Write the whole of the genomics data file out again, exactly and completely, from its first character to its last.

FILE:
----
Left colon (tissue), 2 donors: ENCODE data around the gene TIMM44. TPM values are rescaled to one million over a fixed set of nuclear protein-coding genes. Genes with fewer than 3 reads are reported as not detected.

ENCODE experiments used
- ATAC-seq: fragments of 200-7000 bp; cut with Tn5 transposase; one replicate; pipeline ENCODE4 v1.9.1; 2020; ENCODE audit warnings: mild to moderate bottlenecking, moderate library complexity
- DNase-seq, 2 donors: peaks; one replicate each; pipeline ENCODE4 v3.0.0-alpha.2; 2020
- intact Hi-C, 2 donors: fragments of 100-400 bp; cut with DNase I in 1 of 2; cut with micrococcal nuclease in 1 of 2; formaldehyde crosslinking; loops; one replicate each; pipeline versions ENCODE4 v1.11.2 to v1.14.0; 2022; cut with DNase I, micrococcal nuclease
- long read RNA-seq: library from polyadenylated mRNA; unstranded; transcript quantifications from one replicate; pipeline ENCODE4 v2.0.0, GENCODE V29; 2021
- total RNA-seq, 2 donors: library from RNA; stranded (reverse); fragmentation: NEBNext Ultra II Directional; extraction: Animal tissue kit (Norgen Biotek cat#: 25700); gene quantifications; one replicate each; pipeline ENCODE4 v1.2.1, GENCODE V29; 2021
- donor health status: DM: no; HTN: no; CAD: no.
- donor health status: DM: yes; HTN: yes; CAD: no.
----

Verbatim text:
Left colon (tissue), 2 donors: ENCODE data around the gene TIMM44. TPM values are rescaled to one million over a fixed set of nuclear protein-coding genes. Genes with fewer than 3 reads are reported as not detected.

ENCODE experiments used
- ATAC-seq: fragments of 200-7000 bp; cut with Tn5 transposase; one replicate; pipeline ENCODE4 v1.9.1; 2020; ENCODE audit warnings: mild to moderate bottlenecking, moderate library complexity
- DNase-seq, 2 donors: peaks; one replicate each; pipeline ENCODE4 v3.0.0-alpha.2; 2020
- intact Hi-C, 2 donors: fragments of 100-400 bp; cut with DNase I in 1 of 2; cut with micrococcal nuclease in 1 of 2; formaldehyde crosslinking; loops; one replicate each; pipeline versions ENCODE4 v1.11.2 to v1.14.0; 2022; cut with DNase I, micrococcal nuclease
- long read RNA-seq: library from polyadenylated mRNA; unstranded; transcript quantifications from one replicate; pipeline ENCODE4 v2.0.0, GENCODE V29; 2021
- total RNA-seq, 2 donors: library from RNA; stranded (reverse); fragmentation: NEBNext Ultra II Directional; extraction: Animal tissue kit (Norgen Biotek cat#: 25700); gene quantifications; one replicate each; pipeline ENCODE4 v1.2.1, GENCODE V29; 2021
- donor health status: DM: no; HTN: no; CAD: no.
- donor health status: DM: yes; HTN: yes; CAD: no.